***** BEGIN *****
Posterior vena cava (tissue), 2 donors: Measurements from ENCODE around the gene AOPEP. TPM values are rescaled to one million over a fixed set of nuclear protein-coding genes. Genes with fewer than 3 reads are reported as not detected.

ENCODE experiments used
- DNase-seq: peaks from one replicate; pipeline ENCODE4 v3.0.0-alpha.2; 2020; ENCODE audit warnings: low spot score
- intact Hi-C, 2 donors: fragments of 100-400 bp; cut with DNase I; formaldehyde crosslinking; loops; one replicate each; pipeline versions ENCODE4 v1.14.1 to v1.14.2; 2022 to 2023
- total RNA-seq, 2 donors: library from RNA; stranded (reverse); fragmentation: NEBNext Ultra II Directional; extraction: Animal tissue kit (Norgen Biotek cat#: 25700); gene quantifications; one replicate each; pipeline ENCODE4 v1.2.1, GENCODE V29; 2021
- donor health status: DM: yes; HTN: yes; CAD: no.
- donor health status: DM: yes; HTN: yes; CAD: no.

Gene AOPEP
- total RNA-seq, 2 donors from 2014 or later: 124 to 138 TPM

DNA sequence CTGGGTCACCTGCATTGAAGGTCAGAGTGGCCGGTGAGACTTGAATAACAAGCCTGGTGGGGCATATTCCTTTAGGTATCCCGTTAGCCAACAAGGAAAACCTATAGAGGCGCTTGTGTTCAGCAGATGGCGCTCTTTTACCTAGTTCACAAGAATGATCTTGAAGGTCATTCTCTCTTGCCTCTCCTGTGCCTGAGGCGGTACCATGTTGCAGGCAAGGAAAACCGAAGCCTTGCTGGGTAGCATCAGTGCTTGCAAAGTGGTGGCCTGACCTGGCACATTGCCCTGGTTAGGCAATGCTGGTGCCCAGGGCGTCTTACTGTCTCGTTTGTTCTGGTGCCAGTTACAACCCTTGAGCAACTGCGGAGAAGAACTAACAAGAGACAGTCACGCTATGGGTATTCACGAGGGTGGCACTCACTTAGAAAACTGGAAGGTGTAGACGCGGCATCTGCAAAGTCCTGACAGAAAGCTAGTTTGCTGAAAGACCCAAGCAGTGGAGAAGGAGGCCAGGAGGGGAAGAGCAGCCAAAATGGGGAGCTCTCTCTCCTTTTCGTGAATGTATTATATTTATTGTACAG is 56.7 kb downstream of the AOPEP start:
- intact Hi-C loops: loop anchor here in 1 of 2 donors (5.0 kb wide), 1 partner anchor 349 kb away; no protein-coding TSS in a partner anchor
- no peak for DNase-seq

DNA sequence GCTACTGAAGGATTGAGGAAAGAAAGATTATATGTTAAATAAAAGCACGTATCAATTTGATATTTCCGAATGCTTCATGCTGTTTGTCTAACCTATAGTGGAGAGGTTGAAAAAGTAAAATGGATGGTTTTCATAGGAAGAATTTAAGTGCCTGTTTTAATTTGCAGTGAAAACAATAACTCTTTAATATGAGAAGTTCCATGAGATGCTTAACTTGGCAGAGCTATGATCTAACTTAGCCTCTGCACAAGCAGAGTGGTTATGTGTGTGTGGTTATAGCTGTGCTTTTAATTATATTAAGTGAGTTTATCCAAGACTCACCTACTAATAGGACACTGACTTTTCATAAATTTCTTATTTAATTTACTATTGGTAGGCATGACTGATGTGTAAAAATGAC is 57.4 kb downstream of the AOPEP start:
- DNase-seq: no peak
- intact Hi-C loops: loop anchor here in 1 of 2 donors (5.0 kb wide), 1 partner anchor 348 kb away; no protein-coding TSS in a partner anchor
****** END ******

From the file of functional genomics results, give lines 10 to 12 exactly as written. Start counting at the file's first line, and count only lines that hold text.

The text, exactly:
DNA sequence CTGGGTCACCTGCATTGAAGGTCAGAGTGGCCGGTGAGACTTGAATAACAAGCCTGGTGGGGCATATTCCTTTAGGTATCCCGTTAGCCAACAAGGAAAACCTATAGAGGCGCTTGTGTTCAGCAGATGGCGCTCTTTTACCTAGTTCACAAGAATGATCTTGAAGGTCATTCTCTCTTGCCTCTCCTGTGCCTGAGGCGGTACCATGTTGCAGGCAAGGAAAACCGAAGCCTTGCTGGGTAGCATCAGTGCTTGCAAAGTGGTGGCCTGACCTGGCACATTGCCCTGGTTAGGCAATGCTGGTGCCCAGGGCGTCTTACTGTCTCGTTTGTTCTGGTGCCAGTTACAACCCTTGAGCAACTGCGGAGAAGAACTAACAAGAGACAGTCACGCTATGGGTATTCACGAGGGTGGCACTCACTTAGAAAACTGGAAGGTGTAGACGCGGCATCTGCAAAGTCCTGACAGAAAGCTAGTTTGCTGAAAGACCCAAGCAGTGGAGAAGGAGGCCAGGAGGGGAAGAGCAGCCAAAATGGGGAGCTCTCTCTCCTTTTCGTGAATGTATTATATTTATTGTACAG is 56.7 kb downstream of the AOPEP start:
- intact Hi-C loops: loop anchor here in 1 of 2 donors (5.0 kb wide), 1 partner anchor 349 kb away; no protein-coding TSS in a partner anchor
- no peak for DNase-seq